Researchers created a new surgical training model for cancer surgery

Published December 1, 2022
Categories: Science
Eternity Life Clinics - Researchers created a new surgical training model for cancer surgery

Konnyaku, a prepared jelly formed from the konjac plant’s bulb, has been efficiently used by scientists from Nagοya University to create a surgical teaching model. In Asian dishes like Japanese noodles, this plant, also known as elephant yam or konnyaku is a frequent component. The group has created a surgical training model that resembles tissue to allow doctors to practice fluοrescence-guided surgery (FGS), a crucial method in the therapy of malicious neoplasms.

Overview of a new training model for FGS

A training tool called a phantom simulates human tissue to teach doctors how to carry out routine operations. It is vital to create a model for NIR fluοrescence (which can be explained as a light wavelength of 650–950 nm, that is preferred for in vivo fluοrescence imaging because of its good tissue penetration and low autofluorescence from adjacent tissues) since cancer surgery may benefit from it. Imaging agents that target tumors are utilized to illuminate specific body regions with fluοrescence during FGS, allowing the doctor to better see malignancies in deep tissues.

There are currently some tissue-like phantoms. But the majority of these items were created using gelatine, which is distinct from natural tissues. Thus, they cannot be used for electrocauterization training since it calls for a hot instrument that could harm the training model or release harmful fumes.

A team led by Dr. Nishio has created a model for trainings that uses konnyaku and indocyanine green (ICG), the only FDA-approved cyanine dye, to light the necessary parts of the tissue. Konnyaky, salt, and paints were melted in water to get the tissue-imitating phantom.

To construct forms that are identical to neoplasms and their tissues, there was added Ca(OH)2 to a mix before pouring it into a mold. The surgeons exercised taking out a neoplasm with a 5mm margin after practicing taking out a whole easily-seen neoplasm using their tissue-imitating phantom. According to the study, their methodology is appropriate for teaching doctors these crucial methods.

Doctors stated that they used a scalpel applied in real practice to demonstrate the model’s utility in surgery.

This model would help doctors understand fluοrescence imaging and speed up the usage of FGS, which is anticipated to result in more precise surgical removal of part or all of a damaged organ or structure. Also, it is anticipated that this new approach will be utilized to build new goods, such as an endoscope with NIR light camera that may be applied during the same operation, in addition to being used by doctors.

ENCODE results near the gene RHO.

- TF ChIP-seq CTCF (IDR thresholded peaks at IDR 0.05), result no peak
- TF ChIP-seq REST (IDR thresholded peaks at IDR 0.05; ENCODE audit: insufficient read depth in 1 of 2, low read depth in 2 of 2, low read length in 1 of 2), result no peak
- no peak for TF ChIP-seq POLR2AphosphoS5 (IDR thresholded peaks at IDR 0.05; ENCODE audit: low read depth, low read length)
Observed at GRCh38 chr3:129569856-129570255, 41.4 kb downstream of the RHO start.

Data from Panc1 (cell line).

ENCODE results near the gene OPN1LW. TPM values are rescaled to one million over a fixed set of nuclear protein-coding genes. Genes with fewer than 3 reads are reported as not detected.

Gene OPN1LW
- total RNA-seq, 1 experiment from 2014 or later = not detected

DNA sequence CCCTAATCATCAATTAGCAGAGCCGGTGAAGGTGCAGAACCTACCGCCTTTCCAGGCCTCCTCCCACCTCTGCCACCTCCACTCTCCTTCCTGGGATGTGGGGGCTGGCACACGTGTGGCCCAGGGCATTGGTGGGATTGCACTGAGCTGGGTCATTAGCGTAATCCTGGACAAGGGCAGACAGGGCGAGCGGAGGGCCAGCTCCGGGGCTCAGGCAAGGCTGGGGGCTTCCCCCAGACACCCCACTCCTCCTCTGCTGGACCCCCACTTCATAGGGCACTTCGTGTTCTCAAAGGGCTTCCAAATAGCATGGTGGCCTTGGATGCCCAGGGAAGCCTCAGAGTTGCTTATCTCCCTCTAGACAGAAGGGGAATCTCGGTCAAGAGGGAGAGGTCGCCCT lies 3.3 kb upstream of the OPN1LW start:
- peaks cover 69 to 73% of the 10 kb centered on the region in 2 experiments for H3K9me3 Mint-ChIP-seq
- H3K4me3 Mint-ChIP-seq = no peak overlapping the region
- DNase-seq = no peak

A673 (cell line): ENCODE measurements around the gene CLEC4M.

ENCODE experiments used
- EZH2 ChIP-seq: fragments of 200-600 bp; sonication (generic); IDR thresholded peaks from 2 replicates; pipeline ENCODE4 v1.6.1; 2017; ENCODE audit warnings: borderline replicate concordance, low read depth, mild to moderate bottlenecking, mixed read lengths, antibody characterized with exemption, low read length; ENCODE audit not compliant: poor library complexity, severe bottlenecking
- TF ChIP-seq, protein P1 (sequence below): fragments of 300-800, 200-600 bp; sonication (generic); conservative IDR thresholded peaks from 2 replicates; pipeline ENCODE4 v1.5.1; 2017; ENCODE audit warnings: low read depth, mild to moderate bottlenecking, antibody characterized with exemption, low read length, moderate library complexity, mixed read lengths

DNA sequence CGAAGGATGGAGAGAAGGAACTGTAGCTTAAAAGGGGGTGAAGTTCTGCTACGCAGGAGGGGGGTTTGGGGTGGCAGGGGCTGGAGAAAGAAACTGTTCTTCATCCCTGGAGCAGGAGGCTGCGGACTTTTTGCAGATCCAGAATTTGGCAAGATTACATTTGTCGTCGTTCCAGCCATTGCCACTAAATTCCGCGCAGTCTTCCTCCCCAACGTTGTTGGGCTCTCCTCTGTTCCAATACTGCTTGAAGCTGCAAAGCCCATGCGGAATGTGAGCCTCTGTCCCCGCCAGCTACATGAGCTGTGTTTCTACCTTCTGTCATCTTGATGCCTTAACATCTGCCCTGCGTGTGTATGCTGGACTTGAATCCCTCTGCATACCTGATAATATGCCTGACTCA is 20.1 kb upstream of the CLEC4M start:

It is quite simple to dispose of after usage because the model employs organic stuff (a plant). It has a lot of benefits for usage in FGS trainings, encompassing safety, affordability, and portability.

Related insights

April 6, 2023
Categories: Health Science

Insomnia Tied to Dramatic Rise in Heart Disease Risk

In accordance to findings presented on Monday at the yearly meeting of the American College of Cardiology, individuals tormenting from...
April 6, 2023
Categories: Health

Afternoon Workouts May Yield the Most Benefits for Longevity

Bodily training is extremely important to improve the function of your body. If you don’t keep your muscles toned, they...
March 31, 2023
Categories: ELC

We invite everyone to an ama-session with Dr. Jaba Tkemaladze from Georgia Longevity Alliance.

Dr. Jaba Tkemaladze from Georgia Longevity Alliance will talk about technologies of stem cell transplantation. Welcome if you are interested...
March 28, 2023

Electrodes grown in the brain pave the way for future therapies for neurological disorders

Electrodes, which are typically made of hard, inflexible materials, have long been used in neuroscience research, but recent advances have...
March 26, 2023

The biological age model of humans can estimate biological age from any panel of blood tests.

Estimating bio-age from a blood test panel using AI is a rapidly developing field that has the potential to revolutionize...